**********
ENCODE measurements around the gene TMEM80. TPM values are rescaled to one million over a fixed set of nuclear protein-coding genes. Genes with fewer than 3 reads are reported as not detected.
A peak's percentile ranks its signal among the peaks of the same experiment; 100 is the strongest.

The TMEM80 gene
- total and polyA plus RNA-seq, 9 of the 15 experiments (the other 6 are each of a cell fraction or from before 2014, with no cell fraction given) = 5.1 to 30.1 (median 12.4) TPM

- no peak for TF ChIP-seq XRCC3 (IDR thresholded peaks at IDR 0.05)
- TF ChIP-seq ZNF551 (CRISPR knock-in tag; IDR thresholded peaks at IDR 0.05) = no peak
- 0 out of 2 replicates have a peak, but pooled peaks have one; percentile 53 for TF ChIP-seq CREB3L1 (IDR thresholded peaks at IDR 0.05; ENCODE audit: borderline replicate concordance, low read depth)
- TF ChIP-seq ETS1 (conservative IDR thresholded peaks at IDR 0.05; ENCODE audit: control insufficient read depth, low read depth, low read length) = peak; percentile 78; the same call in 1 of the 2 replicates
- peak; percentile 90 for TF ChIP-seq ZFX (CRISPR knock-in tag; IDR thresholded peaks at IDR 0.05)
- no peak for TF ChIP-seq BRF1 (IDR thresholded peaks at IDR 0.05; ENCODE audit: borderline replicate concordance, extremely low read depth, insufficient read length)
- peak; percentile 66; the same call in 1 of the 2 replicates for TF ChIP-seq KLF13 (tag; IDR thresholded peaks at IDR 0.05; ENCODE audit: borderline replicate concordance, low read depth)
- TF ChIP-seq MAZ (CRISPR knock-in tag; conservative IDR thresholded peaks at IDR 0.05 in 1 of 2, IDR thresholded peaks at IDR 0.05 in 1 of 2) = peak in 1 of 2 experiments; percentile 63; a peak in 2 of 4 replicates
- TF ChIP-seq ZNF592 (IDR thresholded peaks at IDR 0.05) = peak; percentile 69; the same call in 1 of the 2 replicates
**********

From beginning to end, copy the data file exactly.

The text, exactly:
ENCODE measurements around the gene TMEM80. TPM values are rescaled to one million over a fixed set of nuclear protein-coding genes. Genes with fewer than 3 reads are reported as not detected.
A peak's percentile ranks its signal among the peaks of the same experiment; 100 is the strongest.

The TMEM80 gene
- total and polyA plus RNA-seq, 9 of the 15 experiments (the other 6 are each of a cell fraction or from before 2014, with no cell fraction given) = 5.1 to 30.1 (median 12.4) TPM

- no peak for TF ChIP-seq XRCC3 (IDR thresholded peaks at IDR 0.05)
- TF ChIP-seq ZNF551 (CRISPR knock-in tag; IDR thresholded peaks at IDR 0.05) = no peak
- 0 out of 2 replicates have a peak, but pooled peaks have one; percentile 53 for TF ChIP-seq CREB3L1 (IDR thresholded peaks at IDR 0.05; ENCODE audit: borderline replicate concordance, low read depth)
- TF ChIP-seq ETS1 (conservative IDR thresholded peaks at IDR 0.05; ENCODE audit: control insufficient read depth, low read depth, low read length) = peak; percentile 78; the same call in 1 of the 2 replicates
- peak; percentile 90 for TF ChIP-seq ZFX (CRISPR knock-in tag; IDR thresholded peaks at IDR 0.05)
- no peak for TF ChIP-seq BRF1 (IDR thresholded peaks at IDR 0.05; ENCODE audit: borderline replicate concordance, extremely low read depth, insufficient read length)
- peak; percentile 66; the same call in 1 of the 2 replicates for TF ChIP-seq KLF13 (tag; IDR thresholded peaks at IDR 0.05; ENCODE audit: borderline replicate concordance, low read depth)
- TF ChIP-seq MAZ (CRISPR knock-in tag; conservative IDR thresholded peaks at IDR 0.05 in 1 of 2, IDR thresholded peaks at IDR 0.05 in 1 of 2) = peak in 1 of 2 experiments; percentile 63; a peak in 2 of 4 replicates
- TF ChIP-seq ZNF592 (IDR thresholded peaks at IDR 0.05) = peak; percentile 69; the same call in 1 of the 2 replicates